Coco Steel & Lovebomb – The Chillout Album Remixed
This morning, grey clouds scud across the sky and the remnants of storm Desmond whip frantic shapes from the trees. An odd time to review something that’s about the warm calm of a balmy summer’s day. But here we are with Coco Steel & Lovebomb – The Chillout Album Remixed. This album is highly recommended, with the remixers adding something to the original’s charm and sometimes exceeding it.
This album is a follow up to 2014’s The Chillout album (reviewed here), of which I said “It slides along with the beautiful haze of the semi-stoned in the sunshine.” This album offers those tracks to a selection of remixers who include Mixmaster Morris, Mark Archer, Seahawks, DF Tram, Wonderfulsound, Antikue, Janek Murd, Carlos Cervilla, Steen Thottrup and Liston.
The album opens with Hey There Look At You, Unravelling remixed by Mixmaster Morris Vs Chris Coco. That’s somehow the right thing to do, given Mixmaster Morris’ role in early 90s ambient as Irresistible Force. This is a beatless affair that ripples along. Mark Archer follows with some broken beats for Ice Cream We All Scream.
Seahawks Exploding Cosmic Inevitable takes on Ice Cream Suite with a maracas and rim shot dub that becomes a thing of twisted drone beauty. At 17 minutes, this is the real centrepiece and highlight of the album. Janek Murd offers Queueing For Shangri-La with a Surprisingly Level Head a remix of acoustic loveliness and space. Another highlight.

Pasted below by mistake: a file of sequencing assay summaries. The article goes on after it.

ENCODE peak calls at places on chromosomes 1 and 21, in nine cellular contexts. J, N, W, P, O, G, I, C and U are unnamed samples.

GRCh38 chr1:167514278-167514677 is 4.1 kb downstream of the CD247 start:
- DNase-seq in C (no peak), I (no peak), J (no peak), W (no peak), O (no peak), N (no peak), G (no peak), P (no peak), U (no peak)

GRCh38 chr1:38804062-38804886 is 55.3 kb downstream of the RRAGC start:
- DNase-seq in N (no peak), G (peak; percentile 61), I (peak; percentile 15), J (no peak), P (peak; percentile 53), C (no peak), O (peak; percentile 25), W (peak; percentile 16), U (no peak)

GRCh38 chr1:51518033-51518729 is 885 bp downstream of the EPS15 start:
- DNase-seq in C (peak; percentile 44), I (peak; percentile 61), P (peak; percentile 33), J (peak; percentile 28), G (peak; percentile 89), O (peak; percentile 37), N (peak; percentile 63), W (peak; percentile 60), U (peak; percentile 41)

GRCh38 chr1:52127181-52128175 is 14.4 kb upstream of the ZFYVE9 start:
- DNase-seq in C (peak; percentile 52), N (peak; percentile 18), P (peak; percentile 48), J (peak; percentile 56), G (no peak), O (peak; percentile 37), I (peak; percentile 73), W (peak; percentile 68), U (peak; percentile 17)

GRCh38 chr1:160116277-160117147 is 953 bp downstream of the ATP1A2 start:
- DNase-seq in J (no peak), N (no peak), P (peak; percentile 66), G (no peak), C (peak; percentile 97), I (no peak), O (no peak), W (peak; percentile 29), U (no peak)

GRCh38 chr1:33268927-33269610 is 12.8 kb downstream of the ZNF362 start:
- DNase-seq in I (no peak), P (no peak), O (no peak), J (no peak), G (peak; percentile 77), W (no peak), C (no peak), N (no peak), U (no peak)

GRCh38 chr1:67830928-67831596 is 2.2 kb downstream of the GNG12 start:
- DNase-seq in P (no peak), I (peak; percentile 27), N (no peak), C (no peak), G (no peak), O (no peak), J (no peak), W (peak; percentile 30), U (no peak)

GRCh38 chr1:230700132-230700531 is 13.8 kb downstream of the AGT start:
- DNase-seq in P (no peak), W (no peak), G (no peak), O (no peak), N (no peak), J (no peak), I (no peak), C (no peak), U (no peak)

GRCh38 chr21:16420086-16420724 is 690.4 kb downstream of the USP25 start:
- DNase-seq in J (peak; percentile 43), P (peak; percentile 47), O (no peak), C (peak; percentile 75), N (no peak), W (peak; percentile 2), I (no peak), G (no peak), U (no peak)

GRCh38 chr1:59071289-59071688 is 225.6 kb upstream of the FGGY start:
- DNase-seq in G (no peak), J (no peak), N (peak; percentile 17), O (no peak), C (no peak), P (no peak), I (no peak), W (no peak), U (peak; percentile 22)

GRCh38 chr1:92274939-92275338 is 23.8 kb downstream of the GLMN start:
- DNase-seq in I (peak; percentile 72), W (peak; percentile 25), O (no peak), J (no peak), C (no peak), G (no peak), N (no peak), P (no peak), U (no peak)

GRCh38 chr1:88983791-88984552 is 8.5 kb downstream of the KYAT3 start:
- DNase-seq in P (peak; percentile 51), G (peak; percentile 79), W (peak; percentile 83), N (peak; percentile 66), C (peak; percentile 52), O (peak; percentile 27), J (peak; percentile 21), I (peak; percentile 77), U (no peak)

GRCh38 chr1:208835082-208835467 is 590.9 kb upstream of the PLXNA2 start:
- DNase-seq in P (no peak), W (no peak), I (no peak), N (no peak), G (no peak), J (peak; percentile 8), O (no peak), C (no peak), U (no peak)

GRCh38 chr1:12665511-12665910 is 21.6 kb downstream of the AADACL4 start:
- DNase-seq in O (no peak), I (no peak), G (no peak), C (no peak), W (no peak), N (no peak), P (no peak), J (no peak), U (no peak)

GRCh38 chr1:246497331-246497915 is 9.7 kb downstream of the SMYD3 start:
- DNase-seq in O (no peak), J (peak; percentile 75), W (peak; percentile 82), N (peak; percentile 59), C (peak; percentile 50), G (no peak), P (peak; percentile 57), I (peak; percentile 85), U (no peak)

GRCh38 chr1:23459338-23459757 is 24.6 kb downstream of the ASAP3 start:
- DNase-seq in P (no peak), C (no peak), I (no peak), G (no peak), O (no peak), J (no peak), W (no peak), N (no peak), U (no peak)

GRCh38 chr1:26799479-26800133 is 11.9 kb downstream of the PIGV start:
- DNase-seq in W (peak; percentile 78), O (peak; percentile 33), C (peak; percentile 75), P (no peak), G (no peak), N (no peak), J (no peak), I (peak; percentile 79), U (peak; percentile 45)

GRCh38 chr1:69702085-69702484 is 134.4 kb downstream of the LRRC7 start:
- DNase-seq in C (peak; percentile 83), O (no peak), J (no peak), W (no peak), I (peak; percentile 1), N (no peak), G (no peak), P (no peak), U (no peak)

DF Tram takes the NASA samples into a chilled version of You Parked Your Car in the Spaceport. Carlos Cervilla returns to Ice Cream We All Scream For with a beach sunset version of the track. All soft pads and whooshes. Wonderfulsound gives Hey There Look At You, Unravelling the full folktronica treatment. This blends beautifully into What Is This Stuff, Blue Grass? which is another Janek Murd production.
Steen Thottrup offers You Parked Your Car in the Spaceport a lie-down-and-watch-the-stars experience. Steel guitar offering glimpses of loveliness. The album closes with Liston’s take on Ice Cream We All Scream For. An odd way to end perhaps, since this has the most conventional beats of all the remixes. And that makes it jar ever so slightly with what is otherwise a lovely album. Dare I say, taken together it’s better than the original from which it’s drawn, if not quite the consistent experience that the original offered.